A short-run marginal cost curve graphically represents the relation between marginal (i.e., incremental) cost incurred by a firm in the short-run production of a good or service and the quantity of output produced. This curve is constructed to capture the relation between marginal cost and the level of output, holding other variables, like technology and resource prices, constant. The marginal cost curve is U-shaped. Marginal cost is relatively high at small quantities of output; then as production increases, marginal cost declines, reaches a minimum value, then rises. The marginal cost is shown in relation to marginal revenue, the incremental amount of sales revenue that an additional unit of the product or service will bring to the firm. This shape of the marginal cost curve is directly attributable to increasing, then decreasing marginal returns (and the law of diminishing marginal returns). Marginal cost equals w/MPL. For most production processes the marginal product of labor initially rises, reaches a maximum value and then continuously falls as production increases. Thus marginal cost initially falls, reaches a minimum value and then increases. The marginal cost curve intersects both the average variable cost curve and (short-run) average total cost curve at their minimum points. When the marginal cost curve is above an average cost curve the average curve is rising. When the marginal costs curve is below an average curve the average curve is falling. This relation holds regardless of whether the marginal curve is rising or falling.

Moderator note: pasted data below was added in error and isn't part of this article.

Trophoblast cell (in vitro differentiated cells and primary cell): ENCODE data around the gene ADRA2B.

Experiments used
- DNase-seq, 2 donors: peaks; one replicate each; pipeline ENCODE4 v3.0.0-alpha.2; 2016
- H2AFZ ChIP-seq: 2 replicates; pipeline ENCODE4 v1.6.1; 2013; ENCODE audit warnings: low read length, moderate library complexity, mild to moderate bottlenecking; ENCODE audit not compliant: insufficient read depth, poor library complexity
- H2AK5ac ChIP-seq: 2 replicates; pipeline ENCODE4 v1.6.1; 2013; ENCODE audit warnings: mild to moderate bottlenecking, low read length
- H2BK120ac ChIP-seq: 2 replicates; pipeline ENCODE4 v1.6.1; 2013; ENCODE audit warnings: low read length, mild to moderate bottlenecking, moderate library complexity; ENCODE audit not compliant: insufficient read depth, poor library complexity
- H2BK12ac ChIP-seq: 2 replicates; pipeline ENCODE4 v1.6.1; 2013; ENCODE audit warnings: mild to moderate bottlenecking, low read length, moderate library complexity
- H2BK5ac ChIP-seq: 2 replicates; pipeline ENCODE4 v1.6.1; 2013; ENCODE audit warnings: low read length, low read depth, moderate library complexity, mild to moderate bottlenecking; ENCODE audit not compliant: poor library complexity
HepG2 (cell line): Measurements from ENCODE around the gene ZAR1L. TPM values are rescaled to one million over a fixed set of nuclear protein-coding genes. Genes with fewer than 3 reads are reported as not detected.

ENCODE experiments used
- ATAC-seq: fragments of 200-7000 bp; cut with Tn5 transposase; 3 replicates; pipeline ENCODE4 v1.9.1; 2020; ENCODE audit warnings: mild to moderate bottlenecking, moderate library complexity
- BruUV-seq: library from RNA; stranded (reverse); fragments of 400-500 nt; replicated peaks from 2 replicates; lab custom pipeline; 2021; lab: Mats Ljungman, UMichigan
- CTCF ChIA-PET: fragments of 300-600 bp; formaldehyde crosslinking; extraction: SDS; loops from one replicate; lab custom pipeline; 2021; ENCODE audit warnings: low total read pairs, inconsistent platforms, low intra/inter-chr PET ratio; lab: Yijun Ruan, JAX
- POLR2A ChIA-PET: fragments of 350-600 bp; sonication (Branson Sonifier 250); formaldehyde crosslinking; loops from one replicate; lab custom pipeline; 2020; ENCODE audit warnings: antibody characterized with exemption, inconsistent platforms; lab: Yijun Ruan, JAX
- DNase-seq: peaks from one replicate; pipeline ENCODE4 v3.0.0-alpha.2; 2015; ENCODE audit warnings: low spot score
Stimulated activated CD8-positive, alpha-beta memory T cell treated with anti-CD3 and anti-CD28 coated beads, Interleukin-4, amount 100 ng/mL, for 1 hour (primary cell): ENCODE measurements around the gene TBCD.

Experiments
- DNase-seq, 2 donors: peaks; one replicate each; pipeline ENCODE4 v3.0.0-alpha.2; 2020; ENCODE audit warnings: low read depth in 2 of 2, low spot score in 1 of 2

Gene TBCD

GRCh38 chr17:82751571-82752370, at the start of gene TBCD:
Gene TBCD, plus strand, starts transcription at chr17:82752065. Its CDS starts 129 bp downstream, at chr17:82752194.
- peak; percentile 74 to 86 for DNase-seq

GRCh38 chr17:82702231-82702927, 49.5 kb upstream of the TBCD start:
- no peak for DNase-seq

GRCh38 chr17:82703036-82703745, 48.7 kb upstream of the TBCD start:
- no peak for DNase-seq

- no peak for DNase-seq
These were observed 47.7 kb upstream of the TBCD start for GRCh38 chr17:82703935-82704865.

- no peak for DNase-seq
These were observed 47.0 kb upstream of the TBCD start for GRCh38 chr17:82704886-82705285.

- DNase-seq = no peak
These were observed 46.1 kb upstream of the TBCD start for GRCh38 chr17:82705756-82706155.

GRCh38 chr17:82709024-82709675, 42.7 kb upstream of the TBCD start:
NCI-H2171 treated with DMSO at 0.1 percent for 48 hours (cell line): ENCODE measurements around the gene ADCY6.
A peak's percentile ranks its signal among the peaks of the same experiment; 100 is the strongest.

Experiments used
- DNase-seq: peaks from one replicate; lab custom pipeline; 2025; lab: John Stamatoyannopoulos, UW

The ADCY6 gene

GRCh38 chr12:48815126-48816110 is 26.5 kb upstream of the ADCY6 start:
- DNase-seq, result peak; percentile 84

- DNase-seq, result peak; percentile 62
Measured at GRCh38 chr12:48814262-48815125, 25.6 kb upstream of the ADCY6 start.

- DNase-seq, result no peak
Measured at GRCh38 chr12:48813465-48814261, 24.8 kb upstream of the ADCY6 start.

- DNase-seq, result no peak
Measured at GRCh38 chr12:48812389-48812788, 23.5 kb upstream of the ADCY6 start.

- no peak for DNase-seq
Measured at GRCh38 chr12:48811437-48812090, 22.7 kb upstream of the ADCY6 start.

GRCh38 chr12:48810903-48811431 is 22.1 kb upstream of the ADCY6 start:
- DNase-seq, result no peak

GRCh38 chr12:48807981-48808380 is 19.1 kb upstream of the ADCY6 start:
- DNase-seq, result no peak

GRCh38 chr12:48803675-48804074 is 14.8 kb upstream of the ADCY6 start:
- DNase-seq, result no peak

|Typical marginal cost curve|